What are the principal types of life insurance?
There are two major types of life insurance—term and whole life. Whole life is sometimes called permanent life insurance, and it encompasses several subcategories, including traditional whole life, universal life, variable life and variable universal life. In 2003, about 6.4 million individual life insurance policies bought were term and about 7.1 million were whole life.
Life insurance products for groups are different from life insurance sold to individuals. The information below focuses on life insurance sold to individuals.
Term Insurance is the simplest form of life insurance. It pays only if death occurs during the term of the policy, which is usually from one to 30 years. Most term policies have no other benefit provisions.
There are two basic types of term life insurance policies—level term and decreasing term.
In 2003, virtually all (97 percent) of the term life insurance bought was level term.
For more on the different types of term life insurance, click here.
Whole life or permanent insurance pays a death benefit whenever you die—even if you live to 100! There are three major types of whole life or permanent life insurance—traditional whole life, universal life, and variable universal life, and there are variations within each type.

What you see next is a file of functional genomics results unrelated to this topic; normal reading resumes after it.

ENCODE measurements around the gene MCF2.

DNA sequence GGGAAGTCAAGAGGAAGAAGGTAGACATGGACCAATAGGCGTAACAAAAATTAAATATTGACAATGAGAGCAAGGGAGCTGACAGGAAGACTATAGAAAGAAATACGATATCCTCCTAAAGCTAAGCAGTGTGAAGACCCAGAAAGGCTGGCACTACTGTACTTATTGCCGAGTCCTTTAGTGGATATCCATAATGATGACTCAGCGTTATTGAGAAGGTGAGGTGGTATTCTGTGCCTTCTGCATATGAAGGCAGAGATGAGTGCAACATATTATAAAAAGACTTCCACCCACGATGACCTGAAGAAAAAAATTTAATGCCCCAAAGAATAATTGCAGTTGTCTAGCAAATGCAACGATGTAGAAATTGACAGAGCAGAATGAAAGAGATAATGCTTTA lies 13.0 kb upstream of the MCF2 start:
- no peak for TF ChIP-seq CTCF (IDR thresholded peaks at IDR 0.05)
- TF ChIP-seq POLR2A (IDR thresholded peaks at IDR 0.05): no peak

In the case of traditional whole life, both the death benefit and the premium are designed to stay the same (level) throughout the life of the policy. The cost per $1,000 of benefit increases as the insured person ages, and it obviously gets very high when the insured lives to 80 and beyond. The insurance company could charge a premium that increases each year, but that would make it very hard for most people to afford life insurance at advanced ages. So the company keeps the premium level by charging a premium that, in the early years, is higher than what’s needed to pay claims, investing that money, and then using it to supplement the level premium to help pay the cost of life insurance for older people.
By law, when these “overpayments” reach a certain amount, they must be available to the policyholder as a cash value if he or she decides not to continue with the original plan. The cash value is an alternative, not an additional, benefit under the policy.
In the 1970s and 1980s, life insurance companies introduced two variations on the traditional whole life product—universal life insurance and variable universal life insurance.
For more on the different types of whole life/permanent insurance, click here.
What are the different types of permanent policies?
Infomation on this page provided by Insurance Information Institute.
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As your personal situations change (i.e., marriage, birth of a child or job promotion), so will your life insurance needs. Care should be taken to ensure these strategies and products are suitable for your long-term life insurance needs. You should weigh your objectives, time horizon and risk tolerance as well asany associated costs before investing. Also, be aware that market volatility can lead to the possibility of the need for additional premium in your policy.Variable life insurance has fees and charges associated with it that include costs of insurance that vary with such characteristics of the insured as gender, health and age, underlying fund charges and xpenses, and additional charges for riders that customize a policy to fit your individual needs.